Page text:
Frodo is pretty limited in terms of dedicated accessories, but he does come with a chunk of Sauron (who is shaping up to be an absolute BEAST) as well as his cape, so it is hard to complain. Except for that cloak, I am not going to shut up about those. Frodo is RARELY seen without a cloak in the movie, so he feels a bit naked with that omission. I guess I have to throw my hands up at this point, but if you know of any good third party creators making Lorien cloaks for these figures, PLEASE let me know.
Anyway, Frodo comes with a nice version of his sword Sting, and that fits well into the scabbard. Fortunately Frodo is right-handed as his only left hand is open, so he cannot hold his sword that way. So again, extra hands would have been cool. Frodo also comes with the Phial of Galadriel which holds the Light of Earendil. Now, you are not seeing pictures of that here because this dummy dropped it while starting to take pictures, and I haven’t found again yet. So, let that be a lesson to you as it is small. It is pretty accurate though, but I guess you have to take me at my word on that.
The Nazgul is pretty great, too, and it is beautifully imposing. While I still cherish the old Toy Biz LotR line, we never really good a good ring wraith. The Witch King was mired with limiting action-feature, and the Nazgul that came in the steed set had some weird material combinations and again, limited articulation. So, really appreciate the most neutral nature of this release. I know that sounds weird to say, but as this figures stands tall without any strange pre-posing, the options open more. Yeah, the robes predictably limit a good deal of the articulation, but I was anticipating this. So, in the end, if it is going to be limited, he can at least look good, and this Nazgul looks great.
I love all the details in the folds and textures in the robes, and even underneath all of that, the armor is very nicely rendered. It sounds funny to say that the likeness is great for a figure that does not have a face, but the likeness is great for this figure, and it is the iconic look of the Nazgul in my mind’s eye, even down to the shape of the hood. The black visage and tattered robes surrounding the armor make for an imposing presence on the shelf, and damn it, this figure has me reconsidering my stance of not army-building Nazgul. This figure looks so nice they might end up getting me.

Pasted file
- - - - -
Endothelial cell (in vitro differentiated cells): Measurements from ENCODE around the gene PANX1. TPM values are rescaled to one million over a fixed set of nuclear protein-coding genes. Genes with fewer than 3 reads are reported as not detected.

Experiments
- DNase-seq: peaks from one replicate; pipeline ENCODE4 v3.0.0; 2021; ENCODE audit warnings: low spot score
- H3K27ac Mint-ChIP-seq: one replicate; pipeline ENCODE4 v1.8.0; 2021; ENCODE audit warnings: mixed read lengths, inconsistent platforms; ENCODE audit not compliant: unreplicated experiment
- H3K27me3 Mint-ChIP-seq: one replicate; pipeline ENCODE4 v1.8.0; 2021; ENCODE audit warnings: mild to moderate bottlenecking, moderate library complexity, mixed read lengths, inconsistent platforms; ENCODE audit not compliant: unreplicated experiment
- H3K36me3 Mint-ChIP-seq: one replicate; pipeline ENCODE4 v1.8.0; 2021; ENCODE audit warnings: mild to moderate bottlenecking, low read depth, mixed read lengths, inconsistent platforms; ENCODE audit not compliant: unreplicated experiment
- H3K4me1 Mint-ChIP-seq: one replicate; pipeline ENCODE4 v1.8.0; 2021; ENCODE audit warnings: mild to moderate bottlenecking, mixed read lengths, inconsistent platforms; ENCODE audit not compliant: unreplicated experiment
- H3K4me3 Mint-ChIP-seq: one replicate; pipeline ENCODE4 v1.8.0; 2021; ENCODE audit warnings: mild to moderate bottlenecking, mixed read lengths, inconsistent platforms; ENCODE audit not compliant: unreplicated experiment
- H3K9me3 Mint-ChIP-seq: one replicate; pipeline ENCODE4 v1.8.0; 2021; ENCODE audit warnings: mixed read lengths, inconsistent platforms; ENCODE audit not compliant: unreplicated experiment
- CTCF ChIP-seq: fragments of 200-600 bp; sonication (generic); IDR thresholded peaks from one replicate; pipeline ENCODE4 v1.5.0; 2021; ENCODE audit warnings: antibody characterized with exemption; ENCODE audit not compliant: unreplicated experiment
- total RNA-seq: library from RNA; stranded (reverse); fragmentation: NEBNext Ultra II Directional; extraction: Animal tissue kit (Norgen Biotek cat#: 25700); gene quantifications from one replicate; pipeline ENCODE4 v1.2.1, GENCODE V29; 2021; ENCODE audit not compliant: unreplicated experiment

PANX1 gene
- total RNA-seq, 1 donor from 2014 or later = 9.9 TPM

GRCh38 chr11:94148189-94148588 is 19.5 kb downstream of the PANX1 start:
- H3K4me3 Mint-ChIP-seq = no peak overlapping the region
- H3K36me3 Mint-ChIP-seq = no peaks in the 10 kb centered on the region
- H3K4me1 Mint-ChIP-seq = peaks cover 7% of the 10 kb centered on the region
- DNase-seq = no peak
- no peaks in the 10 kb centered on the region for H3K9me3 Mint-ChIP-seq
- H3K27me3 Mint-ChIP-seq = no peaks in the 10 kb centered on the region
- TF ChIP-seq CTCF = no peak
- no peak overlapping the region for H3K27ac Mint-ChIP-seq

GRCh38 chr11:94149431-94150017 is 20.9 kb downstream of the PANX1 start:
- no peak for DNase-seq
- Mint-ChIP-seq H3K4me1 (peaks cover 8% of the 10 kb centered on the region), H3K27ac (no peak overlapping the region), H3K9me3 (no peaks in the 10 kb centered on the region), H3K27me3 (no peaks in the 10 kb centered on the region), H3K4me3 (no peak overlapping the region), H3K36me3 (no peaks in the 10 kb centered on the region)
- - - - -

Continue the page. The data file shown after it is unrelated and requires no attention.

Now, I mentioned the articulation is limited by the make-up of this figure, and I was expecting that. I do wish the wrist articulation/sleeve shape worked better together so you can achieve variety of convincing sword poses, but it is pretty limited. I really don’t need my Nazgul to do much but creep and skulk around, but I would like to be able to achieve a few scary attack poses. Seeing pictures of Gandalf from NYCC make me nervous he will suffer from the same condition, but as long as he can hold his staff naturally, I will be good there.
The Nazgul comes with two swords, the Mogul blade dagger, as well the dagger and sword sheaths. The latter are pretty plain (the should most certainly have metal pieces at the top and end) and I have zero idea as to how to attach them to the figure aside from just getting the robes to hold them in place (but that method actually works, so yay?), even though that is not ideal. I do appreciate that you get both the Witch King and “regular” wraith swords with this figures, so you can have it your way, but I am going with the dagger for now. Again, you also get chunk of Sauron with this figure (the hips) and I am really excited to complete this guy, I looks like they are most certainly doing right by him.
Hey, this are looking up for this line, and as a big LotR fan, that makes me glad. It looks like series three is going to be hot on the heels for these two, so if you haven’t gotten Frodo and the Nazgul yet, you still can. I still hope we see some cloaks sometime for the Fellowship, but with any luck, this line will be around for a bit, I am excited to see what is next. Namarie.